Sandoval to get second opinion on shoulder

After MRI finds 'great deal going on,' third baseman to see Dr. Andrews on Monday

Sandoval to get second opinion on shoulder

BOSTON -- Red Sox third baseman Pablo Sandoval will get a second opinion on his ailing left shoulder from Dr. James Andrews on Monday.

Until that time, the Red Sox won't comment on any specific findings from an MRI, which took place Thursday.

"There's a great deal going on in his left shoulder from a medical perspective," Red Sox president of baseball operations Dave Dombrowski said. "He is going to get a second opinion on Monday morning from Dr. Andrews. Then we will have a disclosure at that point on what actually is involved with his shoulder."

Sandoval seemed concerned after hearing the results from the initial MRI.

"I got the first opinion," he said. "I don't want to tell you what's going on, but it's pretty bad, so I want to get a second opinion. It's going to take me some time to decide what we're going to do."

Boston put Sandoval on the 15-day disabled list prior to Wednesday's game and said it was unsure how the injury occurred.

"Until we get the second opinion, we're going to wait to make any kind of statements on that because we want to make sure whatever is diagnosed is the proper one," Dombrowski said. "We talked to his agent, Rick Thurman, about that this morning. He felt comfortable with that situation, as does Pablo, and so that's what our plans are."

Sandoval lost his starting job at third base to Travis Shaw late in Spring Training and was in the lineup just once in the first seven games before being shut down with the injury.

A report on Yahoo Sports surfaced earlier this week in which Sandoval, according to anonymous sources, only wants to stay in Boston if he can play every day.

"It's never been termed that way to me," Dombrowski said. "I know he wants to play every day, but he also understands the situation."

Sandoval maintained Friday that he understands why the Red Sox gave the starting job to Shaw and denied telling the club to trade him if he wasn't playing regularly.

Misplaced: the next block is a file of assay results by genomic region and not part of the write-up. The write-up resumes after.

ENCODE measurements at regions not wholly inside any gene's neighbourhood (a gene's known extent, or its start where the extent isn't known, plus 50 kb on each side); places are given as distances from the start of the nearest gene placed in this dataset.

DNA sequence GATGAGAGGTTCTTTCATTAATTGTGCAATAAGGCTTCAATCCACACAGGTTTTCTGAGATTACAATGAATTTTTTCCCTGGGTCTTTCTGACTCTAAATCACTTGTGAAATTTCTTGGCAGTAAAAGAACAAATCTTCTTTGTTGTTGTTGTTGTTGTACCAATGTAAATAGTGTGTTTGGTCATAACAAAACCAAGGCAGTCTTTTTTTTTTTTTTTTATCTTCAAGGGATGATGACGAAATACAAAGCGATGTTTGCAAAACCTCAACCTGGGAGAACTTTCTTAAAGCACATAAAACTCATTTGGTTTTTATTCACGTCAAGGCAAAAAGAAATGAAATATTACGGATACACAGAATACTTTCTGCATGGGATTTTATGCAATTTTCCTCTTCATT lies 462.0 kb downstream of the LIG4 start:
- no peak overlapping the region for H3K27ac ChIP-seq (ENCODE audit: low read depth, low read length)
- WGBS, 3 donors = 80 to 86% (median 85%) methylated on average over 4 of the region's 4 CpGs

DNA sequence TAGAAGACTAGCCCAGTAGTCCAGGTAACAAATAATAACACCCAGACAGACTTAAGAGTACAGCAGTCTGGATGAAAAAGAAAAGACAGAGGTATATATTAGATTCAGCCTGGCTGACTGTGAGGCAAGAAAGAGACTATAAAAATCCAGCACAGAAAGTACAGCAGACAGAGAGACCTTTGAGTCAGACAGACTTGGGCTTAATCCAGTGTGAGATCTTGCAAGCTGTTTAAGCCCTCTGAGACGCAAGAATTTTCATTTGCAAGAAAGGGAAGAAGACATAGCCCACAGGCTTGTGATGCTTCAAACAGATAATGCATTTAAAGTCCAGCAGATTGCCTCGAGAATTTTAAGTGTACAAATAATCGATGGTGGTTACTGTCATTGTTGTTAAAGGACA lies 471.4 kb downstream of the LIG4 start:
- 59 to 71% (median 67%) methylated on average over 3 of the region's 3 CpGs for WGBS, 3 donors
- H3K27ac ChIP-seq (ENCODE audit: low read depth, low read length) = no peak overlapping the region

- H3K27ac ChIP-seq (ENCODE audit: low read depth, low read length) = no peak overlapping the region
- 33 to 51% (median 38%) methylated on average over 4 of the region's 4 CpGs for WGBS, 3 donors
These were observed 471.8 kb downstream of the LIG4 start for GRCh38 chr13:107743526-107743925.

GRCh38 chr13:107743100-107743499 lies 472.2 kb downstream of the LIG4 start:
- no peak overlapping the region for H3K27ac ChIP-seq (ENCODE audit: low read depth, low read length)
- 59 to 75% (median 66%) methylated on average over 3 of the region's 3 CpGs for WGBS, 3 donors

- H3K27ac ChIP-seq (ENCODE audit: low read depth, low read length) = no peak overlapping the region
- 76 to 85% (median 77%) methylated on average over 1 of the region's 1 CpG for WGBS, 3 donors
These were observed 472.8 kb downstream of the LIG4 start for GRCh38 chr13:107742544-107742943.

At this time, the Red Sox are more focused on Sandoval's health than his eventual playing time.

"Well, right now, we're in a situation where we need to get him healthy," Dombrowski said. "And when people ask what his situation is, really, speculation doesn't serve me any good. It's just really a situation, the first thing with him is to tackle the medical aspect of it. And I would do that with any player."

Could Sandoval's injury require surgery?

"I'm not going to speculate on anything, but I won't rule anything out, either," Dombrowski said.

"I don't know if I'm going to have surgery. I'm just going to see what happened," Sandoval said. "What's the [second] opinion? How can I get back as soon as possible? I just want to know what's going on in there."

The Red Sox look forward to having more clarity on the situation by Monday.

"Well, Dr. Andrews, if he's not the best, he's one of the best," Dombrowski said. "We've sent many people to him. But I think when you're dealing with a situation -- and that's with any player, really -- you want to make sure what exactly is in there, that he's one of the best, and so you send it to him.

"I've had plenty of guys go there and come back with the same exact diagnosis and everything be smooth. And other guys, sometimes they see a little bit different. Dr. Andrews, I have the utmost respect for him, as does our medical team, as does Pablo and his agent."

Ian Browne is a reporter for MLB.com. This story was not subject to the approval of Major League Baseball or its clubs.